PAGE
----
(So this fool rushed in, all unawares of what awaited him at the microfilm reader: a crash course in such dubious delights as the deciphering of blurry copperplate script and the vagaries of 19th-century spelling — Valleys of Humiliation and Sloughs of Despond where even the most valiant among angels fear to tread.)
After more than a little blind thrashing about (and with the patient help of various seasoned researchers unlucky enough to find themselves seated next to me), I eventually located Philip in the 1850 census, living in Ashland County, Ohio in the household of his parents, Henry and Caroline Keever. Exhilarated by this first find and hungry to know more, I looked for background in old histories of the area — and struck genealogy gold:
Henry Keever, one of the early settlers of Milton Township, was born in Frederick County, Maryland, in the year 1803. He was the oldest child of Andrew and Margaret Keever. Both of his parents died when he was but a lad. He then went to live with his grandfather, and moved with him to Ohio, in the year 1811, and first settled in Harrison County; here the grandfather died, and Henry, who was then a young man of sixteen, removed with his grandmother and sister to Milton Township, Richland County, now Ashland County."Both of his parents died when he was but a lad." Sure enough, further research confirmed that both Andrew and Margaret (née Smith) Keever died in Maryland in late 1809 or 1810. (Both were in their mid-30s; I wonder if they succumbed to one of the fever epidemics that were so common in the mid-Atlantic states in those days.) So the grandparents — the Smiths, I later learned — packed up and headed west with their two little grandchildren. Did they wish to leave unhappy memories behind, or flee the threat of disease? (Henry's grandfather Keever had also died back in Frederick in 1810.) Or were they merely responding to the zeitgeist: the lure of a fresh start in a new country — that peculiarly American restlessness, those "changeable longings" so fascinating to Tocqueville?
~ History of Ashland County, Ohio with Illustrations and Biographical Sketches, by George William Hill, M.D. (1880)
Fooling around with Google Maps, I traced that 1811 journey to Ohio, using present-day Highway 40, then just being born as the Cumberland Road, as the likeliest route traveled. (A pretty safe guess, I think, since much of that road was built upon the earlier Braddock Road, and given that even today the options for crossing that part of the Alleghenies are not numerous.)
As the little family group made their cumbrous way west that year, did eight-year-old Henry, perhaps riding in a Conestoga wagon, perhaps walking, gape with boyish curiosity at the crews at work near Cumberland, Maryland building that first ten-mile stretch of the new National Road? It pleases me to think he did.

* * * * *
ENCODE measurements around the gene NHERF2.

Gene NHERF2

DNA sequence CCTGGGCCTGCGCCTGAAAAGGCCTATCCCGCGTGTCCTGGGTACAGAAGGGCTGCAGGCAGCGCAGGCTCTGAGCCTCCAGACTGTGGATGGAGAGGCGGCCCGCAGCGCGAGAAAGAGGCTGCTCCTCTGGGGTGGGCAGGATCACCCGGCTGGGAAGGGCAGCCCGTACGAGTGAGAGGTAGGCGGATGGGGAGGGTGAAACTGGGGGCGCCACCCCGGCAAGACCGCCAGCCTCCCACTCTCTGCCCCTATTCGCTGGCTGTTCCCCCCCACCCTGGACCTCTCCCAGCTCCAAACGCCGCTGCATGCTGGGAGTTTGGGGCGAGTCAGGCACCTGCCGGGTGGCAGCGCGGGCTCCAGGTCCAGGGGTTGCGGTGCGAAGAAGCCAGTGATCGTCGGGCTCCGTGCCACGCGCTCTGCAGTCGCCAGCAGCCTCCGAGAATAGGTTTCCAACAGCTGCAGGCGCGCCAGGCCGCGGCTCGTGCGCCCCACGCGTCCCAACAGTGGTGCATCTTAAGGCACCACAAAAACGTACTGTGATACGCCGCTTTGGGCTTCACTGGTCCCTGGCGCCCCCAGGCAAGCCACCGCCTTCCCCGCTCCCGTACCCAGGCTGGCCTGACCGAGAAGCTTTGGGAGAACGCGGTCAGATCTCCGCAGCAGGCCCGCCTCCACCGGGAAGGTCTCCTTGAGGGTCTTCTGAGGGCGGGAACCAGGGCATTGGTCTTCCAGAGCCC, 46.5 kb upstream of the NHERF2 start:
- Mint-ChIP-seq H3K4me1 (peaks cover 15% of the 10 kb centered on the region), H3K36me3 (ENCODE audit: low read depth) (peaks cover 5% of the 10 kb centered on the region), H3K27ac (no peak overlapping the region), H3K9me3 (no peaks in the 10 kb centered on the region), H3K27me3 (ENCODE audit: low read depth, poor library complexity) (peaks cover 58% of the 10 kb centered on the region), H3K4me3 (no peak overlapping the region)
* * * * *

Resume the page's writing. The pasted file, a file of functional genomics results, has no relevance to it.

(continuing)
Back (or forward) to the teenage Henry, heading out for Ashland (about 100 miles northwest of Harrison County) accompanied by an old woman and a young girl, to begin his adult life as the "man of the family" (though surely it took the three of them working together to make a go of it). Dr. Hill continues:
His first purchase was a tract of land in Milton Township, where he still resides. His settlement in Ashland County dates back to about the year 1819. In 1832 or 1833 he was married to Caroline Baum. They have had ten children, Eliza, Philip, Sarah, Henry P., Aaron, Susan A., Caroline, Franklin and John; all of whom reside within the State.(That last bit about the children was true, but just barely: before long Henry and Caroline's eldest son Philip, his wife and children would leave Ohio for Lake City, Iowa.)
He [Henry] and his wife have lived together for nearly a half century, upon the same place where they first set up housekeeping, and both are well preserved, and in full possession of their faculties. A grubbing hoe, a horse, and one dollar and fifty cents comprised his capital, when he first started in life. He is now one of the substantial farmers of Milton Township. His life has been a frugal and industrious one, and he enjoys the esteem of his fellow citizens.So ends George W. Hill's thumbnail biography of Henry. This would be a fitting place for me to close as well; but (at the risk of taxing the reader's patience further) I'd like to offer as postscript a final, happy vignette of Henry in old age.
In 1880, the same year as Dr. Hill's History of Ashland County, a local newspaper printed an account of a "Picnic Meeting" held in a "beautiful maple grove" at which Henry Keever, along with several others, was welcomed as a new member of the Ashland County Pioneer Society:
One can only smile at this excerpt, so redolent of another era:
GRAND OVATION OF THE ASHLAND COUNTY PIONEERS AT MIFFLIN ON THURSDAY LAST
1,500 TO 2,000 PEOPLE ON THE GROUND
A GLORIOUS GALA DAY FOR THE OLD PIONEERS
A very large concourse of people attended the picnic, which was rendered pleasant by the extra effort made by the Mifflinites to anticipate every requirement that should be needed either for the pleasure or comfort of the crowd. The Executive Committee have instructed me to publicly express their thanks to Charles F. Engle, Postmaster of Mifflin, for the tender of the use of his ice-house for the benefit of people during the day. For his kindness and forethought the Society expresses their obligations, and it was only necessary to observe the use made of the ice-water to convince any one that the crowd fully appreciated it.I hope Henry appreciated it too; by 1885 his wife would be dead and part of his family dispersed. That's why I want to believe that 1880 was a particularly happy year for him. So, let's take our leave of him there at the picnic — Caroline next to him fanning herself under the maples; surrounded by his children and grandchildren and old friends; honored by his community, his life memorialized in print — as he smiles over a refreshing glass of that ice-water.